We know God works all things for good -- and one good thing to come from Ted's death is that we are spending lots of time these days with Grandma. She comes for dinner at least once a week, and we get to see her some weekends, too. She is a lively conversationalist, a wise and godly woman, and she enjoys rather than shuns the sometimes...shall we say... vigorous sociability of the children.

I was thinking about what a great woman she is when I remembered a piece Debra wrote 15 years ago (the last time I was in grad school!) for a Princeton Seminary community publication called Testament. It's about grandmothers -- Debra's own, and the two she inherited when she married me. I looked it up in our files, and thought it deserved to see the light of day again, in honor of one great Grandma. (Click on the thumbnails for a readable size .jpg file.)

My one ambition for my old age is to be a church lady. Not the kind who has turned bitter, complaining, and judgmental, but the kind who has grown nearer to wisdom and peace. I will be the lady in the same pew (or whatever we sit on by then) every Sunday, and I'll know all the little kids' names. I'll show up at the potlucks and volunteer to tutor the neighborhood kids. I'll sing loudly even though the people standing around me will secretly wish I had retired my voice years ago. Mostly I will pray, pray for people even when they haven't asked for prayer.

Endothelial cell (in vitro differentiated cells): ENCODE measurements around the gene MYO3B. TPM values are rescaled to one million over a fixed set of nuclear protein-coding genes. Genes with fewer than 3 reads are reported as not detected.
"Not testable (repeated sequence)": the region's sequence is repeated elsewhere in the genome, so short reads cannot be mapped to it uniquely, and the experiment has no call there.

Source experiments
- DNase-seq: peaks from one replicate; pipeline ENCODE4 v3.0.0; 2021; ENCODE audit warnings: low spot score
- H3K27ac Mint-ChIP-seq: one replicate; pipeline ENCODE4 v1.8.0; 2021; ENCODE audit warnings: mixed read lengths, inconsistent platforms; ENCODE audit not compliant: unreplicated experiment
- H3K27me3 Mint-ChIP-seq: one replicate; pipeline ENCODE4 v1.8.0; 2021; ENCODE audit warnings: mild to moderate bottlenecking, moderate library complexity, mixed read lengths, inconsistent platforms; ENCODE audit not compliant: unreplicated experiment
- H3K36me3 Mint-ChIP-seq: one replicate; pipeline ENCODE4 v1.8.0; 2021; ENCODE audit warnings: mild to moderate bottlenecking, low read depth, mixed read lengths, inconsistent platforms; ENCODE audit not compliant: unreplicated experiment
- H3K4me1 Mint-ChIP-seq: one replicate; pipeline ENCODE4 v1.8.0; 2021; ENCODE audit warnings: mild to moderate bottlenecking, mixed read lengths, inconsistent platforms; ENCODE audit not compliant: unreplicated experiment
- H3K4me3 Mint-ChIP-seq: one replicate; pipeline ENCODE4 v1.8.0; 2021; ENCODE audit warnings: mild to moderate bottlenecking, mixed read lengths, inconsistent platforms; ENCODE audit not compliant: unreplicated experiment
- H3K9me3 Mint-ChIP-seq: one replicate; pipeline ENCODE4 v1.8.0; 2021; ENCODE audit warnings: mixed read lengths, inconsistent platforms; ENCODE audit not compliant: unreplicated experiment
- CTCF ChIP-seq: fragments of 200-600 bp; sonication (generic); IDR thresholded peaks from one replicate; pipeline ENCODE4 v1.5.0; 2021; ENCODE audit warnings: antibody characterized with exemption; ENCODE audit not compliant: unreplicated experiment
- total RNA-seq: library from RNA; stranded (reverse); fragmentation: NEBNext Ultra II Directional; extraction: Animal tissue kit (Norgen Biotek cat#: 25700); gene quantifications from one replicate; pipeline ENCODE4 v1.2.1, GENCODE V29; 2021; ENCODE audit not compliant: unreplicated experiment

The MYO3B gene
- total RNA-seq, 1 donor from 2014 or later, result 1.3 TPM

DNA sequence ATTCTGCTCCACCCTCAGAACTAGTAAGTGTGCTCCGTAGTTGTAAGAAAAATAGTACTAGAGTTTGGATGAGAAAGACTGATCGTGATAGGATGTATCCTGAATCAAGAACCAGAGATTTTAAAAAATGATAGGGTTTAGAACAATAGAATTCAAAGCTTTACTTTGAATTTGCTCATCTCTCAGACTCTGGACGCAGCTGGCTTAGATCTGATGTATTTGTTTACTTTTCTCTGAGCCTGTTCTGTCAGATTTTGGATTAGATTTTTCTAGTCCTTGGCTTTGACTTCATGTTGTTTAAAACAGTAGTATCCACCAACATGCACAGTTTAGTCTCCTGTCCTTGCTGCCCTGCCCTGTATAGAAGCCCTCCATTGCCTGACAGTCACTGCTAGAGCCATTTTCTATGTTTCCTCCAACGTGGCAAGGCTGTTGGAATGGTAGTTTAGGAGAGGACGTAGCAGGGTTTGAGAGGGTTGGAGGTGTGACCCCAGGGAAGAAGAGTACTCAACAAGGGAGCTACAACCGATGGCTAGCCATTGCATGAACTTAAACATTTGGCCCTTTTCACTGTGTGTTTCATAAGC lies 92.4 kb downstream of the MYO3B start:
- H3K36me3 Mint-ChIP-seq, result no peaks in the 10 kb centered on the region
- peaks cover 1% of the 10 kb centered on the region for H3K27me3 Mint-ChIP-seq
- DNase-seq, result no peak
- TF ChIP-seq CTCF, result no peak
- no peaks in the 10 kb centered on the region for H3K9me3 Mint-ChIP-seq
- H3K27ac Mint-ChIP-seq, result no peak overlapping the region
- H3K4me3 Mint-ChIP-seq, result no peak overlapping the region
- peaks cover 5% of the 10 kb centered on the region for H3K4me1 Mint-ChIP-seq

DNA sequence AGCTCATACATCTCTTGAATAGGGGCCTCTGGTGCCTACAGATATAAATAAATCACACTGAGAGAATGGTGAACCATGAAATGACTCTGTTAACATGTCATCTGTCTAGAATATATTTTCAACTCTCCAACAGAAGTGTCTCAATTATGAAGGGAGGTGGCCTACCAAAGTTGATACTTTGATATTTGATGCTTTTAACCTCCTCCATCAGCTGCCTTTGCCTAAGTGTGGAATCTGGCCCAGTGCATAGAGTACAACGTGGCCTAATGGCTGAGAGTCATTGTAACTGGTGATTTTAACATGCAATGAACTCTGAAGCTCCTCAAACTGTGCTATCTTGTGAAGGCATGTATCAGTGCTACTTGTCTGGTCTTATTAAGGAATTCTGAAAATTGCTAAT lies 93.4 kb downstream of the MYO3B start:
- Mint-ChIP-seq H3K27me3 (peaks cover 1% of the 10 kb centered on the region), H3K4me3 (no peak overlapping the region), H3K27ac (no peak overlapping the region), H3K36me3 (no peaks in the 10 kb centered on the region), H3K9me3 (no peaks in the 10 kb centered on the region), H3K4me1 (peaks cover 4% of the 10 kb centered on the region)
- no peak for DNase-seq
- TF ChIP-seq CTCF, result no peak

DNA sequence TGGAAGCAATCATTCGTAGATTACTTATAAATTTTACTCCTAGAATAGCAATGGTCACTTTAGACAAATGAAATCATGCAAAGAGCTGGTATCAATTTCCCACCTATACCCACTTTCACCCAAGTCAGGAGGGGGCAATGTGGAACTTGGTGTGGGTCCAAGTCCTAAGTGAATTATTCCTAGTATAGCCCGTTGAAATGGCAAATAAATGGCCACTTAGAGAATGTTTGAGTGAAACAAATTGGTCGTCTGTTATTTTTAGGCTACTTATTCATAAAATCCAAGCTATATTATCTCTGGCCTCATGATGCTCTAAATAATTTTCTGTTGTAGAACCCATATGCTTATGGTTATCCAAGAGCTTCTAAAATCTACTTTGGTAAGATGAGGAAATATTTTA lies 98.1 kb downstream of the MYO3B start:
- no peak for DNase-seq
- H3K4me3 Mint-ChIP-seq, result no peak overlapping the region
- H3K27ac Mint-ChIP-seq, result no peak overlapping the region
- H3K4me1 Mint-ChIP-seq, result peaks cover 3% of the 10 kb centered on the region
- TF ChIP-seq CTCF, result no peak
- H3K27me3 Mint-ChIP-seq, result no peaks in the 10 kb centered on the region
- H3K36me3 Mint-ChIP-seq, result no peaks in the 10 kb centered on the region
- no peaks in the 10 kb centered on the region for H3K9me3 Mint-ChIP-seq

-- Debra Rienstra, So Much More, p. 181

Friday, November 10, 2006

Amo Augustinum

OK, it's kind of a pain learning another language at my advanced age, but as I'm studying for my Latin exam (the last step before I take my comprehensive exams), I'm realizing some interesting things. Among them: Augustine was a pretty fair writer.

Here's a choice couple sentences from the Confessions III.i

Veni Carthaginem et circumstrepebat me undique sartago flagitiosorum amorum. Nondum amabam et amare amabam et secretiore indigentia oderam me minus indigentem.

Even if you even if you wouldn't know an imperfect indicative if it bit your nose; even if you don't catch the subtle pun between Carthago (Carthage) and sartago (frying pan); even if you don't really understand what he's saying, even after you've translated it,* it's still undeniably cool word-work.

And I'm just geeky enough to think it's pretty cool that I'm learning to appreciate some 1600-year old rhetorical artistry -- artistry and appreciation both offered in service of the one God who is, according to the Bible, Love.

*Literal: I came to Carthage, and (there) crackled on on all sides of me a cauldron of shameful loves. I did not yet love, but I loved to love, and
(from) a secret want, I hated myself wanting little.

Less literal:
I came to Carthage, and on on all sides of me frizzled a frying pan of shameful loves. I was not yet in love, but I was in love with love; and (from) a secret want, I hated myself in want of wanting.

OR ... from a hidden hunger, I hated myself for my small hungering.